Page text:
Victor Stanley, Inc., v. Creative Pipe, Inc., 2010 U.S. Dist. LEXIS 93644 (D.Md., Sept. 9, 2010), (“Victor Stanley II“)
The sanctions entered in Victory Stanley II, which included a civil contempt finding and potentially up to two years of jail time for egregious ediscovery violations, obscure the decision’s deeper significance. In Victor Stanley II, Judge Paul Grimm establishes the need for uniform federal standards for spoliation sanctions.
In what he described as “the single most egregious example of spoliation” encountered in nearly 14 years on the bench, Judge Grimm concluded that the defendant’s “pervasive and willful” acts of spoliation should be treated as contempt of court. He entered an uncontested default judgment on the plaintiff’s copyright infringement claim, and further directed the defendant be imprisoned for a period not to exceed two years, “unless and until” the defendant pays the plaintiff’s attorneys fees and costs “with respect to all efforts expended throughout the case to demonstrate the nature and extent of the defendant’s spoliation.” Judge Grimm explained that the sanction of civil contempt with the specter of jail time was “absolutely essential” because without it, the defendant would do everything possible to avoid paying any money judgment or fee award entered as a result of the defendant’s discovery misconduct.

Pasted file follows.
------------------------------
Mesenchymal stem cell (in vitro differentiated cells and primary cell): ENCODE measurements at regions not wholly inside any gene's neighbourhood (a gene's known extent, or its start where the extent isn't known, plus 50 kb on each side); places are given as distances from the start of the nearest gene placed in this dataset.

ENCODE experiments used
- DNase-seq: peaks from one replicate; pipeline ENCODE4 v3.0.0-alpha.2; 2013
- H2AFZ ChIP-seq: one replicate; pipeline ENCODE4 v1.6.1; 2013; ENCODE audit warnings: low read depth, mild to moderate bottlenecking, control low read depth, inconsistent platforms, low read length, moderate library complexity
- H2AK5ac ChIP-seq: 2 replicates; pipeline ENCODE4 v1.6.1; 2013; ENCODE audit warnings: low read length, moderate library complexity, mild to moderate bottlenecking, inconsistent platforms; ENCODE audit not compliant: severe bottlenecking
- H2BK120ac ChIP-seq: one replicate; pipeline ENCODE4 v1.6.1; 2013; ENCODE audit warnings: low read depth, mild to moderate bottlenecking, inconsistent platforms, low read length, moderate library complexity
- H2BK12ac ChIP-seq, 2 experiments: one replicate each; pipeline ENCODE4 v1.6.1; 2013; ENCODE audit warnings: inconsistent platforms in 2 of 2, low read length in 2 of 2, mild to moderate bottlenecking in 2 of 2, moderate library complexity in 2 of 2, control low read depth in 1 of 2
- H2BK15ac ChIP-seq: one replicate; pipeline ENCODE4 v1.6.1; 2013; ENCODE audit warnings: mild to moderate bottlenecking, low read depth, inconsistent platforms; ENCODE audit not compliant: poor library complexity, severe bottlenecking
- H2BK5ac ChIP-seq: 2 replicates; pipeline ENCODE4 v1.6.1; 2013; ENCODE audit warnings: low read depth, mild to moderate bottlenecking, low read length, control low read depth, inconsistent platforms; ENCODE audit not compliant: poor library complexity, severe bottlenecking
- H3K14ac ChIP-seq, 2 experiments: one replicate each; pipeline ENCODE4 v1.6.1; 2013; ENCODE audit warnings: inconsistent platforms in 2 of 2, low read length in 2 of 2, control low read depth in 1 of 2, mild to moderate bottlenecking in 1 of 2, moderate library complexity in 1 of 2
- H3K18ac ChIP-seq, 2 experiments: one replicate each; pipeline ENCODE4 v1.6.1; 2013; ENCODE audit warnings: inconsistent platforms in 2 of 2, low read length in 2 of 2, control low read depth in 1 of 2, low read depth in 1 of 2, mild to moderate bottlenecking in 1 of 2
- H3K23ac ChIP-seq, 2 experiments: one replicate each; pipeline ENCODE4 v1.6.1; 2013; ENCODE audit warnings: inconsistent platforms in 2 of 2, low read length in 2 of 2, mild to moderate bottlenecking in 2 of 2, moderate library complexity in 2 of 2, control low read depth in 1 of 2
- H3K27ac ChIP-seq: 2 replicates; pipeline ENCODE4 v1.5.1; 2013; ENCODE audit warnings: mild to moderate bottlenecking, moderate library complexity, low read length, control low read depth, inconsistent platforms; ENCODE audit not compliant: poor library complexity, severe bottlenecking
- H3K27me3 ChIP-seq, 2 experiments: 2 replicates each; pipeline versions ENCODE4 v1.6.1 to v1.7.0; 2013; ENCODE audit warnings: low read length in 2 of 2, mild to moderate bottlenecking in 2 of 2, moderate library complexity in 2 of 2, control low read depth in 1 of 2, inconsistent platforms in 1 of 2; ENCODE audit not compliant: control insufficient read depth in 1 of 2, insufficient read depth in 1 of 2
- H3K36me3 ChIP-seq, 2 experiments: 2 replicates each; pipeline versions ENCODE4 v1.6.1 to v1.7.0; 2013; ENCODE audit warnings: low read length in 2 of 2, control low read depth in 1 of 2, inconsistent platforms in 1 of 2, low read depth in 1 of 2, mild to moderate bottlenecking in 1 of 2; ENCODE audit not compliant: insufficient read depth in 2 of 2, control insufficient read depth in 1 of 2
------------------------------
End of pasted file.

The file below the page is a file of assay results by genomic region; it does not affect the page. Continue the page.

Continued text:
Read the rest of this entry »